Director of Engineering with Augmented Reality, Gaming and SW+HW industry experience. Technical lead in scaling and growth of several high profile products in MySpace, Guild Wars 2, Kingdoms of Camelot, MSN.
I was in a similar place when I was first exposed to the advertising industries. One of the most effective ways I found in familiarizing myself with AdTech was by teaching it. So I ended up handling all of the onboarding of new product managers, engineers and designers in our company.
The lumascape is meant to scare folks not familiar with the industry away. At the basic core of advertising, it is simply about connecting advertisers with their target audience through content sites and various mediums. Everything else in between are middlemen with varying degrees of effectiveness.
Some of these players make a business out of optimizing an advertiser's campaign on metrics that matter to them (eCPM, CTR, CPE, etc). Others move the needle further by removing the human aspect (i.e. sales, campaign managers, etc) by connecting advertisers with publishers programmatically.
I am happy to go over this crowded and somewhat confusing advertising ecosystem if you have specific follow-up questions.
I have a technical background from the advertising industry and in monetization on mobile.
There are several monetization loops that can be employed on iOS. If you already have the tracking app implemented on other platforms or is cross-platform compatible, you can achieve similarly successful yields from Android with a different set of best practices.
If you point me to your app, I am happy to review it and have detailed follow-up discussions over clarity.fm.
I dealt with similar challenges for mobile and web games that I have managed.
It really depends on where you are in the game lifecycle and the outsource team in question. If your game is in a well-understood genre and similar to popular hits or card/casino games, then the likelihood of an outsource team having enough background context to answer questions is much higher.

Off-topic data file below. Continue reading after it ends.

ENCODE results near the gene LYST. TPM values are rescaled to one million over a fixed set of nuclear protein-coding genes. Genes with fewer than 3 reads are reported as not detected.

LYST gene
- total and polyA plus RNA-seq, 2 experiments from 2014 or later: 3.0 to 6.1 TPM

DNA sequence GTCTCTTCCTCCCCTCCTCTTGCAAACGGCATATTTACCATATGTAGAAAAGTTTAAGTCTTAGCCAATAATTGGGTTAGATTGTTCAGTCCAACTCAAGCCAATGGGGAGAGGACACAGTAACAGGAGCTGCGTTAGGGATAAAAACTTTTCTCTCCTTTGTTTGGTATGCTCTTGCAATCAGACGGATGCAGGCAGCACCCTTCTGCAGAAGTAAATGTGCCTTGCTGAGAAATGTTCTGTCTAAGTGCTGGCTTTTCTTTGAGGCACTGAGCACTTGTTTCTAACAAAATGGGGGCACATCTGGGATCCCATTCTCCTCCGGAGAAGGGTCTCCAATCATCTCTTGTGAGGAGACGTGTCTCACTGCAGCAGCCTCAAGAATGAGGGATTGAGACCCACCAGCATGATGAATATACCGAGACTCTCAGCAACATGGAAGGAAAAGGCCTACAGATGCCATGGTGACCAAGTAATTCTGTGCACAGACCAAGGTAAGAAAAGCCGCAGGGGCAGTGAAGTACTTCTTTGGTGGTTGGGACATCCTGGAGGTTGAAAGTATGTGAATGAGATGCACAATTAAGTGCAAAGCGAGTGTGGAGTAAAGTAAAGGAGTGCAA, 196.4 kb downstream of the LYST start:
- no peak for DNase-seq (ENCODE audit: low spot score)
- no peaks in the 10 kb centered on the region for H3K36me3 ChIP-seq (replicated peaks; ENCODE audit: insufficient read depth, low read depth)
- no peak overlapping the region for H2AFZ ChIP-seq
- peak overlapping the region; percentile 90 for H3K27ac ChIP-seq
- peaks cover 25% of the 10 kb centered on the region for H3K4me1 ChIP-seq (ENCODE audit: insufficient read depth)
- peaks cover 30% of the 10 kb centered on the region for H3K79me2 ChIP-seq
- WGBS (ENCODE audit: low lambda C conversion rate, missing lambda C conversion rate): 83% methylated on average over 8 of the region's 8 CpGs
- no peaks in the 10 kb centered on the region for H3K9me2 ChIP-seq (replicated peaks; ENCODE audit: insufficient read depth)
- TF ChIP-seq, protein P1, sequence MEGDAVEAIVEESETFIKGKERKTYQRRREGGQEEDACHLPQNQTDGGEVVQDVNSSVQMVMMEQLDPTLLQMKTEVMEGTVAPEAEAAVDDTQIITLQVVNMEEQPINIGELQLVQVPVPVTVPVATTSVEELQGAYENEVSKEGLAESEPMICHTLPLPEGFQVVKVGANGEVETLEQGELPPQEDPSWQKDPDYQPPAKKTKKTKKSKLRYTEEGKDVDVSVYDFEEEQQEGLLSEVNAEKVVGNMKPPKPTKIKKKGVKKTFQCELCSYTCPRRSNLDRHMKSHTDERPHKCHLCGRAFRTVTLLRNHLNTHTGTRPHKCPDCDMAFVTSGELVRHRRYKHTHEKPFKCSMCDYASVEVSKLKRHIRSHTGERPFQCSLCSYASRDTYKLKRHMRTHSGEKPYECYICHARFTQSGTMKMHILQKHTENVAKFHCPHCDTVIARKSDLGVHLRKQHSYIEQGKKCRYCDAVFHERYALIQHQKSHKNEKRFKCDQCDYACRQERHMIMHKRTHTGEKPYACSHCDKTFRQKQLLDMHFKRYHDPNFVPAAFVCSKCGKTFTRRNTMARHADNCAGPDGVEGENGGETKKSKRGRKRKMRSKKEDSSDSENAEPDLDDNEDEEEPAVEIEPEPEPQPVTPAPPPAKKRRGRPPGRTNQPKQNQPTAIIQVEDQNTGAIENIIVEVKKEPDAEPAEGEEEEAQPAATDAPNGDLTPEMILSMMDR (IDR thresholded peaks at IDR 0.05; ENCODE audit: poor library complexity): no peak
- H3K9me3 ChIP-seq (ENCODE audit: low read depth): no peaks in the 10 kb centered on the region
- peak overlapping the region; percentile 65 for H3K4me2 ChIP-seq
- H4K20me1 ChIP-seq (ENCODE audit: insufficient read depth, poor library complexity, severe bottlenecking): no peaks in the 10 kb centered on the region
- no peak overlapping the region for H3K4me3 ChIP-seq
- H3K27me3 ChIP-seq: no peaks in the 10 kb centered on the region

Even if your game is in a unique genre or has its own spin, you can mitigate the risk with outsourcing your Q&A by starting off small. For example, perhaps you outsource only Tier 1 level support to begin with or non-paying users only vs. whales (high paying customers). Based on the initial sample size of answers, you can assess the quality of your outsource team without compromising your game community.
If you would like to discuss this in further detail or review specific outsource Q&A teams, I am happy to discuss via Clarity.fm.
I have encountered similar challenges when both hiring for a company on a tight budget as well as when implementing my own product ideas. There are a few paths you can take here depending on what you are trying to create.
For well-known domains with tight specs, you can go with fairly inexpensive contractors offering their services via elance.com or odesk.com.
If you have a high level vision of your mobile app but still need to identify product market fit, you have a couple options:
1. Build it yourself even if you don't have a technical background. The barrier for entry on mobile prototyping has been lowered thanks to WYSIWYG editors such as Appery.io which will work across Android, iOS and Windows Phone platforms.
2. Participate in a Hackathon. Folks at most of these events are young, friendly and looking to network. So if you have a compelling idea and can offer value towards the project (i.e. design, art, etc), you will find many like-minded folks who are willing to pair up with you. If you are not located in a tech centric city, you can always join virtual hackathon events via Hacker League https://www.hackerleague.org/.
If you have additional questions, ping me via clarity and I am happy to discuss further.